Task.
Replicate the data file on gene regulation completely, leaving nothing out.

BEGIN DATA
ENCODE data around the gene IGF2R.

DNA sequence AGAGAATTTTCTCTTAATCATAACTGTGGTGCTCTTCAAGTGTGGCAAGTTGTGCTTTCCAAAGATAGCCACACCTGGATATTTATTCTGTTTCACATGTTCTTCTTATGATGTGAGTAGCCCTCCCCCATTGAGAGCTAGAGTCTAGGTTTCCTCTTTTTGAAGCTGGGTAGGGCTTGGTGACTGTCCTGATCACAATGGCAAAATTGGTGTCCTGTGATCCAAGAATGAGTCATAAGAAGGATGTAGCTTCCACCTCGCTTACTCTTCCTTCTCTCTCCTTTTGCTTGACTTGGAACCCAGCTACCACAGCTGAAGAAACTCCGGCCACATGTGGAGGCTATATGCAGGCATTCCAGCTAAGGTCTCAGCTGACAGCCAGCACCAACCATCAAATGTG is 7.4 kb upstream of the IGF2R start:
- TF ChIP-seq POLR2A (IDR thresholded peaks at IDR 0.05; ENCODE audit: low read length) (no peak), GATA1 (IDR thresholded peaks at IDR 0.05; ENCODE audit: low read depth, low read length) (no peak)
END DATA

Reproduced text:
ENCODE data around the gene IGF2R.

DNA sequence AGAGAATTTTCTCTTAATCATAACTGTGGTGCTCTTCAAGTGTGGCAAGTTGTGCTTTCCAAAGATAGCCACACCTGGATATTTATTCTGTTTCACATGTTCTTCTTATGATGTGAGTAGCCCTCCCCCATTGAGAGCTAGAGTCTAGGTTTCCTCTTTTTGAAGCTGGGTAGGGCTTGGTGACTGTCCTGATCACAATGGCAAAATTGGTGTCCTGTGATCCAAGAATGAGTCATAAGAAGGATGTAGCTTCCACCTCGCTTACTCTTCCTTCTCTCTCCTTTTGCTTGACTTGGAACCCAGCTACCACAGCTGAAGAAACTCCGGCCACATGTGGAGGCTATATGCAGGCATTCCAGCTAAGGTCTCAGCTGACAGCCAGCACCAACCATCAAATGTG is 7.4 kb upstream of the IGF2R start:
- TF ChIP-seq POLR2A (IDR thresholded peaks at IDR 0.05; ENCODE audit: low read length) (no peak), GATA1 (IDR thresholded peaks at IDR 0.05; ENCODE audit: low read depth, low read length) (no peak)